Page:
Sunday, August 30, 2009

Sunday Morning Brunch

Brunch has quite possibly become my favorite meal these days. What could be more perfect than a delicious assortment of seasonal fruits, decadent pastries, savory omelets, perfectly browned pancakes and waffles, cheesy grits, exotic coffees, hot teas and sweet juices?

I'm always in the mood for brunch - morning, noon or night.

This rainy Sunday morning seemed to be calling for me to try my hand at my own homemade brunch (putting my normal bowl of cold cereal or instant oatmeal on hold). My coffee pot just brewed an intoxicating pot of Joe, and the paper was waiting for my leisurely stroll through its pages. My fridge was stocked with yummy-ness from a lengthy trip to the store planning for my week, so why not whip up some magic?

Caramelized onions. Rosemary. Simple, yet savory and sweet - the perfect combination for my omelet. I had never actually caramelized onions myself (save for a cooking class once, with heavy eye from the chef instructor), and I must say, it was delightfully easy. Combined with a bit of fresh rosemary from my "garden," my mouth was watering to take the first bite.

Now came the test: success!

The sweetness of the onions with their caramely goodness and the savory freshness of the rosemary infused throughout the omelet making my taste buds water with each bite. Can you mourn food that you've eaten? If so, I did. Although, I was full and satisfied, the sight of an empty plate where such goodness had once rested, made me long for the good times we'd had together...all 15 minutes of bliss from plate to mouth.

For all you brunch-lovers, bon appetit!

Rosemary Caramelized Onion Omelet

2 eggs
2 Tablespoons milk
1 teaspoon fresh rosemary, minced
½ small Vidalia onion, sliced
2 Tablespoons butter
1 Tablespoon olive oil
Salt and pepper

1. Melt 1 Tablespoon of butter and the olive oil in a small skillet on medium

2. Add the onions; let them cook until they are golden brown (about 15 minutes), stirring frequently

3. Mix the eggs, milk and a pinch of salt and pepper in a small bowl until

4. Melt the remaining butter in a nonstick pan on medium-low heat; add the egg mixture and sprinkle the top with the rosemary

5. Let the egg mixture cook until bubbles begin to appear on the top and the egg
mixture does not run when you rub the spatula around the sides of the pan

6. Add the onion to the top of the egg mixture; gently fold one side of the egg mixture over the other

7. Continue cooking until egg is done in the center of the omelet

8. Garnish with rosemary if you like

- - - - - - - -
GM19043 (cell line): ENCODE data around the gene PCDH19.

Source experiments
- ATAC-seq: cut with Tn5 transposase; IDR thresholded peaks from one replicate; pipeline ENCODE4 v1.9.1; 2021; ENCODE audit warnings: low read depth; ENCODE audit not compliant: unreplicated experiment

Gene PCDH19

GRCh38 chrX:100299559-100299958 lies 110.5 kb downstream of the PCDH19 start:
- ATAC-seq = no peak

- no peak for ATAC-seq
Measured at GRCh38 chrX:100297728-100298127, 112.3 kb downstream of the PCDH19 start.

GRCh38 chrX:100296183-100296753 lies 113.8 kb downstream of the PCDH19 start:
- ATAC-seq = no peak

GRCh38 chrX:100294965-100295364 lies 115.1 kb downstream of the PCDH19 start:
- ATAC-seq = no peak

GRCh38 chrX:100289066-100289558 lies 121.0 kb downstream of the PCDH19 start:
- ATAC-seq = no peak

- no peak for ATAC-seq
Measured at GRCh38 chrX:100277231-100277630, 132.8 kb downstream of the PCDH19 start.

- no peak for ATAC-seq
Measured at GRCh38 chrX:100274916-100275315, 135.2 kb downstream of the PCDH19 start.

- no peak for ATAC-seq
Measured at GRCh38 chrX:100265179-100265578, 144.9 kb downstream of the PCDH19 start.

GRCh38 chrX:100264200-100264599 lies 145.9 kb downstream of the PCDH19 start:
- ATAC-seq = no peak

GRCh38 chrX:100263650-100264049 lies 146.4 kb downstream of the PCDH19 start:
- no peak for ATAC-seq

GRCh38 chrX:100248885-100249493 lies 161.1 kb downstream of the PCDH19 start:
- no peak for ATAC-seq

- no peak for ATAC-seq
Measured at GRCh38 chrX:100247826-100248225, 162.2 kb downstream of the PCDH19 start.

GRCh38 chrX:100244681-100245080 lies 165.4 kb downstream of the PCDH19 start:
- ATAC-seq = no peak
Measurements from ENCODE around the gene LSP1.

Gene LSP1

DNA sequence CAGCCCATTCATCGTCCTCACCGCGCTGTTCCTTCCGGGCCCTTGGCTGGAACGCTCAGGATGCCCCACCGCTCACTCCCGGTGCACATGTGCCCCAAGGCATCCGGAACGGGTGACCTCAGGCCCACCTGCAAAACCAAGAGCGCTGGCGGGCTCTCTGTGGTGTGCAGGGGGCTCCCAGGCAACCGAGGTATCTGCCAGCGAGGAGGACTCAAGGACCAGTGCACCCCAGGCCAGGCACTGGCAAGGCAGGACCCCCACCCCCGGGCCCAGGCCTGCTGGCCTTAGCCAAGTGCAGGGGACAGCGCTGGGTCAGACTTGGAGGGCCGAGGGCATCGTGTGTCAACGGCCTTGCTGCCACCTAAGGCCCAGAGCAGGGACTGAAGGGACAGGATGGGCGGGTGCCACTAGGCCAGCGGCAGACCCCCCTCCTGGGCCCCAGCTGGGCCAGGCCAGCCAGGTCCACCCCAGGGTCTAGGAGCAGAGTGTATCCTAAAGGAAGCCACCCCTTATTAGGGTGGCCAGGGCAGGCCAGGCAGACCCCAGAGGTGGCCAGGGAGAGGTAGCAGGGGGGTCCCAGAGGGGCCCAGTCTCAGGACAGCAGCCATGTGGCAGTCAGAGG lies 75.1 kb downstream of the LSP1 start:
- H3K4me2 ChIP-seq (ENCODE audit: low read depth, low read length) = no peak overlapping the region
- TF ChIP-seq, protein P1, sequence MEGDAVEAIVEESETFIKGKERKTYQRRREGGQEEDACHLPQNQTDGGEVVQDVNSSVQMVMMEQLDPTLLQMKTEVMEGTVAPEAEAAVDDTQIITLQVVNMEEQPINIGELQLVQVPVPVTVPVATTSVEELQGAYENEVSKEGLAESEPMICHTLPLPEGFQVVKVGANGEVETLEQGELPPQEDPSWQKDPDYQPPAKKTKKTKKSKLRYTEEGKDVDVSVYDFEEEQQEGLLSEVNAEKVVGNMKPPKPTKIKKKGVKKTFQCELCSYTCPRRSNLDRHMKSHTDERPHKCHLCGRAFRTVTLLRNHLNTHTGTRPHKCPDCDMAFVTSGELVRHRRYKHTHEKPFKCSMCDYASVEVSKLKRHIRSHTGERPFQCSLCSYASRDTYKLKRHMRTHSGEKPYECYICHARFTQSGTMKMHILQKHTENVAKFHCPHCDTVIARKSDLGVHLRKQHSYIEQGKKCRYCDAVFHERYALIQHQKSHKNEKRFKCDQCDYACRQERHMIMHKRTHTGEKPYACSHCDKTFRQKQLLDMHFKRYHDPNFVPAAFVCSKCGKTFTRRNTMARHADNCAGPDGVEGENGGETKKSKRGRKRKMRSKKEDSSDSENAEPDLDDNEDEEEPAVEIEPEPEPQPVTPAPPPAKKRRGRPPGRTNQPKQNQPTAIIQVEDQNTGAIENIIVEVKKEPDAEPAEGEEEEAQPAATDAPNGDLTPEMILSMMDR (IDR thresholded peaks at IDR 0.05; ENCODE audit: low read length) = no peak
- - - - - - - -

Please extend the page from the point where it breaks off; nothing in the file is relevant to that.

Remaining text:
Tuesday, August 25, 2009

Basil: The Perfect Herb

Basil, oh sweet basil. This divine herb is God's gift of freshness to food. The bright, lemony, crispness that it brings to any dish - pasta pomodoro, chicken salad, or even a simple bowl of tomatoes with olive oil, salt, and pepper - is enough to send me swooning like a girl giddy for her prom date.

This spring, I decided (once again...) to try my hand at growing basil myself, so as to have this perfection at my disposal anytime. In the past, I've had a brown thumb with herbs, but 2009 was a new year, and anything is possible with resolution! (And my green-thumb gurus on speed dial.)

As I picked up my annual assortment of spring flowers at my local Home Depot, I strategically surveyed the bountiful selection of herbs. Carefully, I chose the sweet basil plant that looked most hearty. After all, this poor plant had a long road ahead with me...

After replanting the starter in a pot of its own, to my surprise, a few weeks and waterings later, my basil plant had grown inches and was sprouting new leaves daily. Success! Now, I just walk out my back door and with the snip of some scissors, I have perfection in living form any time. My taste buds are singing from the homemade pesto, pasta sauce, chicken salad, and other creations I've enhanced with this perfection.

There is almost nothing more pleasing to my soul than washing up a basil bunch, fresh off the vine, and feeling the softness of the leaves in my fingers as I delicately julienne the leaves, releasing the intoxicating smell of pure bliss. Ah, basil, the perfect herb.

Tuesday, August 18, 2009

The Recipe That Started it All

For the last six years, I have been an avid - ok, slightly obsessive - fan of "Barefoot Contessa." Anything Ina Garten makes not only makes my mouth water, but even more amazing, all sense of apprehension about trying a new recipe magically disappears when I watch her. Apple cake tatin? No worries! Risotto? I scoff at you!